Wednesday, 30 January 2013

Habits of a Lifetime

As a coach I work with clients to "manage change" and to "facilitate transitions".

In theory this is a great space to work in. After all, it's universally accepted that coping with change can be challenging. Yet, we live in volatile and fast moving times where the old ways of doing things often no longer obtain. It is increasingly important then that we develop skills for embracing and managing change in order to remain effective, productive and competitive. Adapt or be left behind. A good coach should be very happy operating in this millieu!

Paradoxically, we (and I don't mean only coaches) need change to be challenging.

Many people (my dear mother among them), say: "people don't change". After much thought, I think this is correct in most cases. Fundamentally, people don't really change. Nevertheless, people can change how they react, behave or feel about a goal, person or situation. In other words, while we stay basically the same person, we evolve and develop and sometimes, we feel transformed.

This is where a coach can help - in this journey towards new ways of seeing or doing things. Indeed, given our propensity to resist change, to stick with what we know or to take the safe route, coaching can be invaluable.

Indeed, today I had a realisation that despite my best intentions and excellent coaching skills, I may in fact be a difficult client to self-coach.

I was in a driving lesson when this dawned on me...

Yes - I know - driving lessons at my time of life!

The thing is that I have been driving for 20 years but for the past 13 I haven't driven often, apart from 4 months in 2009 when I was living in Australia.

So, I'm out of practice, a little nervous and unfortunately, not qualified to drive in the UK.

But I can drive. So the challenge is not that I have no ability or competence. The challenge is to change bad habits and re-learn the skills properly.

No big deal, right?

Well, let me just say that I have new found respect for teachers of adults. How do they stay calm and patient with students who think they know what they are doing? How do they not guffaw at the silly, unforced errors repeated over and over again? How do they not just lose it entirely with people who refuse to follow basic instructions?

At one point my instructor - South African thirty-something - told me:

"You have to listen," in a tone of carefully masked frustration. Hand on heart - no one has ever had to tell me to listen before! 

The whole situation was ludicrous. I'm an experienced driver. I know the rules of the road. But I would have failed a driving test today. For a series of small mistakes - giving way when I could have gone through the junction, moving into the empty right lane without checking my right mirror, approaching a roundabout at 15 miles an hour, stopping over a white line at a red light, crossing my hands on the steering wheel. 

It was very humbling. And I was reminded that changing how we do things, breaking a habit, is not easy. In confronting the fact that change is hard, one becomes disillusioned, disheartened; one wonders why one is bothering.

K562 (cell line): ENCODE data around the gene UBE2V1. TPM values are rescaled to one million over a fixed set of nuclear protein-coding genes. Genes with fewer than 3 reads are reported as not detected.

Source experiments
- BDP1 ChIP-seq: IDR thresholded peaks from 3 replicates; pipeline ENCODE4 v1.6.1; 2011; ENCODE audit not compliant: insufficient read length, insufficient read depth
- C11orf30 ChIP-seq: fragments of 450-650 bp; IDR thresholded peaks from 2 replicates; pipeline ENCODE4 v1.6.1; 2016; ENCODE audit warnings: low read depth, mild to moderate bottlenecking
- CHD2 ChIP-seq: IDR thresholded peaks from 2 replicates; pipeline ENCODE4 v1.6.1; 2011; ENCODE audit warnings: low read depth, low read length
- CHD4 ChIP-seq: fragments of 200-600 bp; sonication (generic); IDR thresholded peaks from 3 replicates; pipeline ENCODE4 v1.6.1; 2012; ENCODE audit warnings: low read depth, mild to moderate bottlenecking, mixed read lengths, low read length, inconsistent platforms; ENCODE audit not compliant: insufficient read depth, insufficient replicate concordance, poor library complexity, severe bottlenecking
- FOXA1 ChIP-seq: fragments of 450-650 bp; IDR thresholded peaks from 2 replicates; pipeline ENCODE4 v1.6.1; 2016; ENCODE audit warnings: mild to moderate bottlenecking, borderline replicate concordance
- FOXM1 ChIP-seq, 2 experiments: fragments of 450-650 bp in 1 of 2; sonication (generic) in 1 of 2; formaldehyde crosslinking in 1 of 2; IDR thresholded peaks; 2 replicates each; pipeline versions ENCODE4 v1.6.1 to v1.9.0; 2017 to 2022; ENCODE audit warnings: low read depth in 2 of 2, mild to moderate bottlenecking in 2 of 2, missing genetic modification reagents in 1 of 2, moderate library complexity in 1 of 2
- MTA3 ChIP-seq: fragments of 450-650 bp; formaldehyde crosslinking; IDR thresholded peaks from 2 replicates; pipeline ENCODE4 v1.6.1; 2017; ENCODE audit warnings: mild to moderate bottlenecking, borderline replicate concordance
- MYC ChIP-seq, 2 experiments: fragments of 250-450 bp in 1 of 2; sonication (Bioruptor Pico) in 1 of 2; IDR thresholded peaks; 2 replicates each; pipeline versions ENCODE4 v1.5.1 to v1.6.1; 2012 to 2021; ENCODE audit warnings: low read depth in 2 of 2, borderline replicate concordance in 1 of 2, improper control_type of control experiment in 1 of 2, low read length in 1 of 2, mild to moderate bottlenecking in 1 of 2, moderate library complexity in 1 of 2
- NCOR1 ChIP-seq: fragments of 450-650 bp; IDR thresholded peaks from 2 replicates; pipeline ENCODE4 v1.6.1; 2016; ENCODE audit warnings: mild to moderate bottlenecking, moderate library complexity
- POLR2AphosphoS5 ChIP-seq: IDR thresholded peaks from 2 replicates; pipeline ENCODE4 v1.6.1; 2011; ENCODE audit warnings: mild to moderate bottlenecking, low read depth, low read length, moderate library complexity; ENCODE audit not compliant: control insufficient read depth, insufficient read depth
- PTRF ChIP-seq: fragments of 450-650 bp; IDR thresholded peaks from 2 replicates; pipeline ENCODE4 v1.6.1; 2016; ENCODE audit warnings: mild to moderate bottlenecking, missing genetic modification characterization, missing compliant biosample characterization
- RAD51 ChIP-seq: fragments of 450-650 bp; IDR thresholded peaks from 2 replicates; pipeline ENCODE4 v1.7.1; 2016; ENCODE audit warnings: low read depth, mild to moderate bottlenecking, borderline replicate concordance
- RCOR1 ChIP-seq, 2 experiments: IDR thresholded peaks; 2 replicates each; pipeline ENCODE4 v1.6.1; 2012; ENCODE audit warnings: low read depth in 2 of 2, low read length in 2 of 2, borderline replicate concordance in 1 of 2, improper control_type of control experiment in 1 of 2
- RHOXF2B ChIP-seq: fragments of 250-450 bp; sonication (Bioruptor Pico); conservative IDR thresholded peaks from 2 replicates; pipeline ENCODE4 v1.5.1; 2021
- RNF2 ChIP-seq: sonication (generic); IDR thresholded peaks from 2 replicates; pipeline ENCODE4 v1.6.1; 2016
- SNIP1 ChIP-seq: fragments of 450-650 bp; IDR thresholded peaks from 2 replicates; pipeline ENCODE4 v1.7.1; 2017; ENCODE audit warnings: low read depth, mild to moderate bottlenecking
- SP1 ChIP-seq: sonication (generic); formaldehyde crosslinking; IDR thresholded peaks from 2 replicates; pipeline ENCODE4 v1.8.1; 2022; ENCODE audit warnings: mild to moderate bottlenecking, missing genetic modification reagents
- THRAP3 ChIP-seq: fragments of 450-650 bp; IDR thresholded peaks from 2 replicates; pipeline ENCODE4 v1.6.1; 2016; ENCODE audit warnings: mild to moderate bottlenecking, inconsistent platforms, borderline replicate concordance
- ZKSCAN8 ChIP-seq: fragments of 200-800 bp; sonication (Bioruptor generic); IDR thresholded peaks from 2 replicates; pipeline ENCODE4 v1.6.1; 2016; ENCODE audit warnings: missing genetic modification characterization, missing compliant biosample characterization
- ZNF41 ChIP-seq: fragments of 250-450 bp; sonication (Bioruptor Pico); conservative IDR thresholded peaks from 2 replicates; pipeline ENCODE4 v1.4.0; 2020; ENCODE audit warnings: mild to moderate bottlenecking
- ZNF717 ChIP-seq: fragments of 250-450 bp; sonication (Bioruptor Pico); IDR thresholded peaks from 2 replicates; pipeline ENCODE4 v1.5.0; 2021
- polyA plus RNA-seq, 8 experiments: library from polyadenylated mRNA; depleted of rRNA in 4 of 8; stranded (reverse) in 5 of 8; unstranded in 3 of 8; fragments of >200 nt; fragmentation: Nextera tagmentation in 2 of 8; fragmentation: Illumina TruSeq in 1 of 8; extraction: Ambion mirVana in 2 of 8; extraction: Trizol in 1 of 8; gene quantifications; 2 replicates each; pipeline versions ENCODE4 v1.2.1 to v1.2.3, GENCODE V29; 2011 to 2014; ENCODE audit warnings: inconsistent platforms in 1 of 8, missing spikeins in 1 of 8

There was a moment this morning when with aching knee and ankle joint from all that slow speed gear changing, I suggested we end the lesson and have a coffee; perhaps refer me on an automatic vehicle instructor? ie give up.

I mean, it's not as though we have a car or need to drive anywhere, really. I don't need to have a licence. don't really miss driving. One can manage on foot or public transport. Plenty of people can't drive...

But my instructor - coach - talked me through it, as good coaches do. 
"Don't be put off. Most new students feel some discomfort using muscles not usually used. It will get easier. You are doing well. Let's persevere."

"Ok," I said, compliantly. Mostly to save face. I wasn't completely convinced...

There came a powerful realisation. A few well chosen words of encouragement can go a long way. 

So I punched through the pain barrier - like I do at the gym without ever complaining. I even saw the humour in the situation and was thus open to the idea that I was not giving of my best, but being defensive or resistant to letting the learning happen. I was so wrapped up in the fact that I could drive already that I wasn't open to the idea that I had some learning to do. 

Thus, there came the next realisation. The instructor asked me (for the fourth time) if I noticed the car shuddering and could I tell him what I was doing that was causing that. I knew it had something to do with clutching and accelerating and pace and timing but I wasn't sure. Like when I have to reverse, I don't remember which way to turn the wheel (scary?).

So I said: "No. I don't know."
He said: "I've only told you three times."
I said: "I wasn't listening."
He said: "I know."

And there followed the third realisation. I can't learn to do something differently if I don't engage with the process openly and willingly. When the Offspring say they don't know after I have explained something to them, it's not because they're stupid or lack focus or have a poor attitude to their work. Rather, they are probably not interested enough to listen attentively. 

And in admitting I was not listening, the ear muffs came off and I finally heard him!

Thought provoking stuff.

So - next time you find yourself resisting a change you think you have embraced, pause for a moment and ask yourself, what are you resisting? Are you truly ready, willing and able? Are you listening? Do you need some encouragement? 

Or quite simply - is this a change you actually want to make?


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